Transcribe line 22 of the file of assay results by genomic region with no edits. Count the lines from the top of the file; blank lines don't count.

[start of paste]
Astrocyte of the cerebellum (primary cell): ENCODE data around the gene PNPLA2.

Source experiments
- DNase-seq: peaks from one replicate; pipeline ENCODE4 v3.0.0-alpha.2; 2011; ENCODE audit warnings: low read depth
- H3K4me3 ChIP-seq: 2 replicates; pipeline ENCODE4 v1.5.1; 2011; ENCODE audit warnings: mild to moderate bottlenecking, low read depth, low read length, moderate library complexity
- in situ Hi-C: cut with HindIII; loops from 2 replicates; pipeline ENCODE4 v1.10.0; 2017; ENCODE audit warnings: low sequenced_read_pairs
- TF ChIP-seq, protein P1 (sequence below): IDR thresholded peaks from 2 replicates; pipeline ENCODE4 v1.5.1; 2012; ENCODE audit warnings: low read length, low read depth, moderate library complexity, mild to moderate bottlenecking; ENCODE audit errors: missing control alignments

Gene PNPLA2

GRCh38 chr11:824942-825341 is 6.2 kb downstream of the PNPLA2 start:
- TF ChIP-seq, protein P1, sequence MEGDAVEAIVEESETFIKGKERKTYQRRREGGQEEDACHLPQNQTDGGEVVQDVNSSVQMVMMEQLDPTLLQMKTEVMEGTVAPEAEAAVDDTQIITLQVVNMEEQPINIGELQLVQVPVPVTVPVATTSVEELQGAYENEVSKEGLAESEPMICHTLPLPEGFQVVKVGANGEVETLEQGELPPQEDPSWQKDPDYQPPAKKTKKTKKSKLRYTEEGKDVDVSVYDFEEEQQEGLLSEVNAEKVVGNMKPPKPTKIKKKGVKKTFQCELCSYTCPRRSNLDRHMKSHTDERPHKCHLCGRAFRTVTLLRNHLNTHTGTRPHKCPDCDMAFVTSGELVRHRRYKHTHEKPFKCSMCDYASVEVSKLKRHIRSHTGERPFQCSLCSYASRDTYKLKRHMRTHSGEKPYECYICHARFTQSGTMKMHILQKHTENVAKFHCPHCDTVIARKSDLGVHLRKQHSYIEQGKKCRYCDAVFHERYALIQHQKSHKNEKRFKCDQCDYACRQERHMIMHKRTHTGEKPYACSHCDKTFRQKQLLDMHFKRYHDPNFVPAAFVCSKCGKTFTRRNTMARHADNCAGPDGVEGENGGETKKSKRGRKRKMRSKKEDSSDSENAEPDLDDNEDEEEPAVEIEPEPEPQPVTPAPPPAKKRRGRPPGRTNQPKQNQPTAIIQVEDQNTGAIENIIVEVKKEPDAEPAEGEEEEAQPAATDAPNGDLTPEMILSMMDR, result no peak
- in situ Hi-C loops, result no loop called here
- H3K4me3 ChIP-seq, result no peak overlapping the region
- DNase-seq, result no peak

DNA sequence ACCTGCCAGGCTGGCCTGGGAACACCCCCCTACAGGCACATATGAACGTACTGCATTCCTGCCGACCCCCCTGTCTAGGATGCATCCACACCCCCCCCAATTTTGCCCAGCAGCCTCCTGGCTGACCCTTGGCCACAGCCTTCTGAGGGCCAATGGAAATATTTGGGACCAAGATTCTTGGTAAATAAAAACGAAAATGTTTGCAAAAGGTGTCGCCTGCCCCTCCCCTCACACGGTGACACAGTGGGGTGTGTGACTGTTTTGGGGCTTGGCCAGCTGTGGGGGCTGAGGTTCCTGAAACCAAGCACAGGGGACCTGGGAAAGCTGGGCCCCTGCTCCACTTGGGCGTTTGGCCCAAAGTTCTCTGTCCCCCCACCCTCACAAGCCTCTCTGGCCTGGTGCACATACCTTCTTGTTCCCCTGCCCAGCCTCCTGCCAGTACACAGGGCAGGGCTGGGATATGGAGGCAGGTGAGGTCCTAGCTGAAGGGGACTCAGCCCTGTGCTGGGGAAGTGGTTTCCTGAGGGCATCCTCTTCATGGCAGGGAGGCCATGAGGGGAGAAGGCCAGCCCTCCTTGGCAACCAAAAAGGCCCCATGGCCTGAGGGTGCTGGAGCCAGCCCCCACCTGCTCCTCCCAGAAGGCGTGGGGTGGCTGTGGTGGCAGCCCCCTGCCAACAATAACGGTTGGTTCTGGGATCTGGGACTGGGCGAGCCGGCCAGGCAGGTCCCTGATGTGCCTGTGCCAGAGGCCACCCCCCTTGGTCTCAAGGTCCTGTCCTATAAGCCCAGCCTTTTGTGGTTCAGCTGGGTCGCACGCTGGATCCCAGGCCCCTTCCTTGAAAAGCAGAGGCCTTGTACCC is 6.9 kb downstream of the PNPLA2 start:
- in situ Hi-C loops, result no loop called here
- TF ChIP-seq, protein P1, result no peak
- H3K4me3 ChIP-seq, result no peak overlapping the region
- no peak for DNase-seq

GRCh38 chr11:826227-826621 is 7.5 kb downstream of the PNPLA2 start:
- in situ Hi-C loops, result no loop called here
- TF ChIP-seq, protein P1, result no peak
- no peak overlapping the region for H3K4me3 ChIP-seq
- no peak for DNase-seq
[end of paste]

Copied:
- no peak for DNase-seq